Experimental efficiency of programmed mutagenesis
Mismatched DNA annealing followed by strand replication can cause the programmed evolution of DNA sequences. We have reported that this process is theoretically equivalent in computational power to a desktop computer by demonstrating a constructive way to encode arbitrary computations as DNA molecules within the framework of programmed mutagenesis, a system that consists solely of cycles of DNA annealing, polymerization, and ligation.1,2) Thus, programmed mutagenesis is theoretically universal and we report here the experimental efficiency of its primitive operations. The measured efficiency of an in vitro programmed mutagenesis system suggests that segregating the products of DNA replication into separate compartments would be an efficient way to implement molecular computation. For computer science, using single DNA molecules to represent the state of a computation holds the promise of a new paradigm of composable molecular computing. For biology, the demonstration that DNA sequences could guide their own evolution under computational rules may have implications as we begin to unravel the mysteries of genome encoding and natural evolution.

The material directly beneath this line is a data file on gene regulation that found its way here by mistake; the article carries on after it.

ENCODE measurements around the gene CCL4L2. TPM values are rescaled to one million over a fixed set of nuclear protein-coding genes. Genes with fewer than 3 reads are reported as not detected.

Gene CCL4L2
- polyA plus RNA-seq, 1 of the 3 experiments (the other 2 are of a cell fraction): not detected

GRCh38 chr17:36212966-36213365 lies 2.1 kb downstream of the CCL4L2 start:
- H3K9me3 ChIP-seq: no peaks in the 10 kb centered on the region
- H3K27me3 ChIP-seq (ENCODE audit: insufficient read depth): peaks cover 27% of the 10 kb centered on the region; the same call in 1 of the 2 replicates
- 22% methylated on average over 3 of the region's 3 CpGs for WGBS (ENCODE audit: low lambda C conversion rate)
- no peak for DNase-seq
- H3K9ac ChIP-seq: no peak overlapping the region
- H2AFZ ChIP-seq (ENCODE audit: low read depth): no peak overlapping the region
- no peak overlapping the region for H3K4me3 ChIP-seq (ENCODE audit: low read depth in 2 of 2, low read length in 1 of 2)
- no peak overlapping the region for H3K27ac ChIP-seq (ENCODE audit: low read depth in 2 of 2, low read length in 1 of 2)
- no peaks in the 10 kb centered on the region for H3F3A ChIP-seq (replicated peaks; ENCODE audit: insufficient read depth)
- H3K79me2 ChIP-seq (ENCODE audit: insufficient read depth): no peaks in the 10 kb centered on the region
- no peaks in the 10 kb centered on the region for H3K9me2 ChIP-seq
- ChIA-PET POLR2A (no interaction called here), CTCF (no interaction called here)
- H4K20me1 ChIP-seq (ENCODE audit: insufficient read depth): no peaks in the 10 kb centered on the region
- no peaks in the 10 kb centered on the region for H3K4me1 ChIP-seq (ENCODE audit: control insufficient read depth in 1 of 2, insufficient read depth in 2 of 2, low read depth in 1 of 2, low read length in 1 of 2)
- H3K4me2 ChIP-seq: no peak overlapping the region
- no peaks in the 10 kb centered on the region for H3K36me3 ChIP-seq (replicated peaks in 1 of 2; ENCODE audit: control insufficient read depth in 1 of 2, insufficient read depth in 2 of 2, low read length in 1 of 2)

KeywordsProgrammed Mutagenesis Universal System Biological Computing String Rewrite Systems Turing Machines
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